Review: The Wardrobe Ensemble’s The Future of Sex


Theatre thrives in the most unsuspecting places, especially in the larger cities. Leeds is full of hidden gems that for someone out of touch with the city’s Arts circle, are perhaps a little difficult to get involved with. This has resulted in several accessible Arts environments charmingly void of tourists and those there to be ‘entertained’ rather than ‘involved’. The Holbeck Underground Ballroom (HUB), home of Slung Low theatre company is one such venue. Without the huge  signs, you would be left to doubt you had found the right place – a converted warehouse with bathtubs as flower troughs, surrounded by urban wasteland. Slung Low have adopted and adapted this unusual space into an intriguing venue which aptly represents their company’s  ethos of creating “adventures for audiences outside conventional spaces”.

The Wardrobe Ensemble perform with an intense energy that ripples through their audience. They are comical, passionate and unafraid to break physical barriers onstage. Set in 1972, a pivotal point in history for sexual identity, in the midst of Bowie’s first public appearance as Ziggy Stardust, four teenagers  are propelled into a confusing world of sexual liberation. Fuelled by their hormones, the media and the excitement of the repressed generation before them, all four tackle their sexuality with all the awkward sweetness accosted to adolescence.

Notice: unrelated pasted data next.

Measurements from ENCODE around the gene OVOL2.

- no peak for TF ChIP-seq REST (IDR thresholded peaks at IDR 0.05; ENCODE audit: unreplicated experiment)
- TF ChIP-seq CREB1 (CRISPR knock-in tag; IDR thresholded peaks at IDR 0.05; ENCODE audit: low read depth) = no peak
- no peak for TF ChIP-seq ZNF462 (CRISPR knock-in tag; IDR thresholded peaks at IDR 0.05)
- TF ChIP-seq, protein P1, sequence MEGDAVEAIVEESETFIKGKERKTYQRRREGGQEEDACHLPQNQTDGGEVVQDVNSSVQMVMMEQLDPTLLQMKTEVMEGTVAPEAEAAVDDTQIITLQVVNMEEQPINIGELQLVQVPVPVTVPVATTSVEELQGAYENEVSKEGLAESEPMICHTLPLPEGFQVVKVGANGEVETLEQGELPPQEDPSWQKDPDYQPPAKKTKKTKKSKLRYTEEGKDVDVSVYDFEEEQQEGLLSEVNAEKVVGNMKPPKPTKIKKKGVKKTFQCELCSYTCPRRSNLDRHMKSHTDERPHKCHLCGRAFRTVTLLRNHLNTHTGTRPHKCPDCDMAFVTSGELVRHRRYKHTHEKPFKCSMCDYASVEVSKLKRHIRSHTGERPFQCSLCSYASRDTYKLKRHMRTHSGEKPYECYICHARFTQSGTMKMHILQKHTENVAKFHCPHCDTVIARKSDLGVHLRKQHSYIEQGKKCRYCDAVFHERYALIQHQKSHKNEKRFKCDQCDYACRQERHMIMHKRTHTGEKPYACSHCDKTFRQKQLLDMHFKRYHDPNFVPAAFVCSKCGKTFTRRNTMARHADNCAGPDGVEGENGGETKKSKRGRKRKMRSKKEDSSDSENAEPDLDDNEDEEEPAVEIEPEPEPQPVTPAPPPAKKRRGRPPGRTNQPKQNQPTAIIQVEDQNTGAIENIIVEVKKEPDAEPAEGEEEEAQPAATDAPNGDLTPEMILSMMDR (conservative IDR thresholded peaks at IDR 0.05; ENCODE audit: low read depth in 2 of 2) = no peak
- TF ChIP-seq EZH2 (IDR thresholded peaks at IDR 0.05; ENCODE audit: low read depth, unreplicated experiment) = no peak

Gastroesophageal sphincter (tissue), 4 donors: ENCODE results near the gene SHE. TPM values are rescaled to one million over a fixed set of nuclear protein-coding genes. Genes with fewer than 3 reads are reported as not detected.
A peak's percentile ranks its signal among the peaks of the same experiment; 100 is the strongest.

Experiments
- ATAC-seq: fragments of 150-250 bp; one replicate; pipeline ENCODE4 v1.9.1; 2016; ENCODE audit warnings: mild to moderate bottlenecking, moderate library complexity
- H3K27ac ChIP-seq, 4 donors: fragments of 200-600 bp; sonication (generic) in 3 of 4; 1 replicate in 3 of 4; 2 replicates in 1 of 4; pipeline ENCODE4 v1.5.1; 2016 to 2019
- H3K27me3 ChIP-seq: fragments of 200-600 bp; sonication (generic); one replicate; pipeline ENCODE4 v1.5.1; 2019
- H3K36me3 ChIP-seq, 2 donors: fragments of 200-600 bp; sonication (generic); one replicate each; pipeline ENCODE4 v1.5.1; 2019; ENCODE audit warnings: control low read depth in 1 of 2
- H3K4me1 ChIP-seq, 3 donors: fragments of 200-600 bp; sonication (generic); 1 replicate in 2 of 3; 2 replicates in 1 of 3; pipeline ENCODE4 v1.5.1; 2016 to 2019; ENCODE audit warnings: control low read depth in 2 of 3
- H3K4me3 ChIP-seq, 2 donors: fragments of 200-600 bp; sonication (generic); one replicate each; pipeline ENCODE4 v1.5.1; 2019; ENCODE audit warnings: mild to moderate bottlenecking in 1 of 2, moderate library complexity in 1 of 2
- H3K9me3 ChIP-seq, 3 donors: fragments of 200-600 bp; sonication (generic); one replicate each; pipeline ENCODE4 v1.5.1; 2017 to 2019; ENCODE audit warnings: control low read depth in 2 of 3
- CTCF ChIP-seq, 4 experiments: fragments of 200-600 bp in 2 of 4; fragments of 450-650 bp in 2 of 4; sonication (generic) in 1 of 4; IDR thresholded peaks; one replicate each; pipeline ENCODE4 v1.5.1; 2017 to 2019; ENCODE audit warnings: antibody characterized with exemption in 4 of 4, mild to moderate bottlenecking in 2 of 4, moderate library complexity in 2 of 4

1972-Photo-500x300The set is simple, yet the show is visually brilliant due to the versatility of the actors. As a touring show, The Future of Sex works as a well oiled machine; they make the stage their own as if they’ve rehearsed there for weeks. The whole show creates its own rhythm as it zips between scenes of the past, present and future of its characters. The scenes harmoniously intertwine with live music, choreographed dancing and intrusive narrative (breaking of the fourth wall) making a truly immersive atmosphere.

The show is written by eleven company members, which is reflected in the many differing avenues of sexual politics that are explored; thus creating a show that is not only entertaining, but thought-provoking too. It faces some brutal truths about the state of sexuality in a social context both in the 70s and now. A browse through the company’s own mini magazine (which you can buy after the show) gives a glimpse into their creative process and encourages you to mull over what you have just experienced.

The show definitely caters to an adult audience, mainly because a lot of the humour and political references rely on being relatable or nostalgic, which a younger audience may not fully appreciate. Though there is nudity and the occasional use of strong language, it is all used tastefully and to accentuate intense passion or to explain a character’s feelings through physicality.

See for forthcoming events at HUB.

There are four tour dates left to catch:
20th May – The Lowry, Salford
25th May – South Hill Park, Bracknell
27th – 28th May – The Old Market, Brighton and Hove
14th – 18th June – The Drum, Theatre Royal Plymouth